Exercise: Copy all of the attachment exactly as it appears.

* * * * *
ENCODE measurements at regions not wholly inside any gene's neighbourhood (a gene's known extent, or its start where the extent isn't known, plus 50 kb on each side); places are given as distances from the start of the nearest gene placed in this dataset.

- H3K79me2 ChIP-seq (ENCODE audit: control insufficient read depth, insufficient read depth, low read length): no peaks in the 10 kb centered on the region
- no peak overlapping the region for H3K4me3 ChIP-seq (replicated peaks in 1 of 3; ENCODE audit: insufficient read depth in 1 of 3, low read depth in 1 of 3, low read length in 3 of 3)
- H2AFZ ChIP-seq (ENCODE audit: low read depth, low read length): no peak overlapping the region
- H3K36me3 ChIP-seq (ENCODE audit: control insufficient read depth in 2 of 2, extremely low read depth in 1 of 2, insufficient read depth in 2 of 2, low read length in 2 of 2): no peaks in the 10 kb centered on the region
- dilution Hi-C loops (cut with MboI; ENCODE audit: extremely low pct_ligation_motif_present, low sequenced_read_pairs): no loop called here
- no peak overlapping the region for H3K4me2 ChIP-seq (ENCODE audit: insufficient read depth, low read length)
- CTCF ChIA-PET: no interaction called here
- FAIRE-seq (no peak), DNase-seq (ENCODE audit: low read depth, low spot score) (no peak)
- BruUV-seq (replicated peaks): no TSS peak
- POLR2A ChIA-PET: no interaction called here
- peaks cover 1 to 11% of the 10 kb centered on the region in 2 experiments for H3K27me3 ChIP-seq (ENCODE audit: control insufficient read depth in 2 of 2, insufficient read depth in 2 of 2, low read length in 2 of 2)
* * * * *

ENCODE measurements at regions not wholly inside any gene's neighbourhood (a gene's known extent, or its start where the extent isn't known, plus 50 kb on each side); places are given as distances from the start of the nearest gene placed in this dataset.

- H3K79me2 ChIP-seq (ENCODE audit: control insufficient read depth, insufficient read depth, low read length): no peaks in the 10 kb centered on the region
- no peak overlapping the region for H3K4me3 ChIP-seq (replicated peaks in 1 of 3; ENCODE audit: insufficient read depth in 1 of 3, low read depth in 1 of 3, low read length in 3 of 3)
- H2AFZ ChIP-seq (ENCODE audit: low read depth, low read length): no peak overlapping the region
- H3K36me3 ChIP-seq (ENCODE audit: control insufficient read depth in 2 of 2, extremely low read depth in 1 of 2, insufficient read depth in 2 of 2, low read length in 2 of 2): no peaks in the 10 kb centered on the region
- dilution Hi-C loops (cut with MboI; ENCODE audit: extremely low pct_ligation_motif_present, low sequenced_read_pairs): no loop called here
- no peak overlapping the region for H3K4me2 ChIP-seq (ENCODE audit: insufficient read depth, low read length)
- CTCF ChIA-PET: no interaction called here
- FAIRE-seq (no peak), DNase-seq (ENCODE audit: low read depth, low spot score) (no peak)
- BruUV-seq (replicated peaks): no TSS peak
- POLR2A ChIA-PET: no interaction called here
- peaks cover 1 to 11% of the 10 kb centered on the region in 2 experiments for H3K27me3 ChIP-seq (ENCODE audit: control insufficient read depth in 2 of 2, insufficient read depth in 2 of 2, low read length in 2 of 2)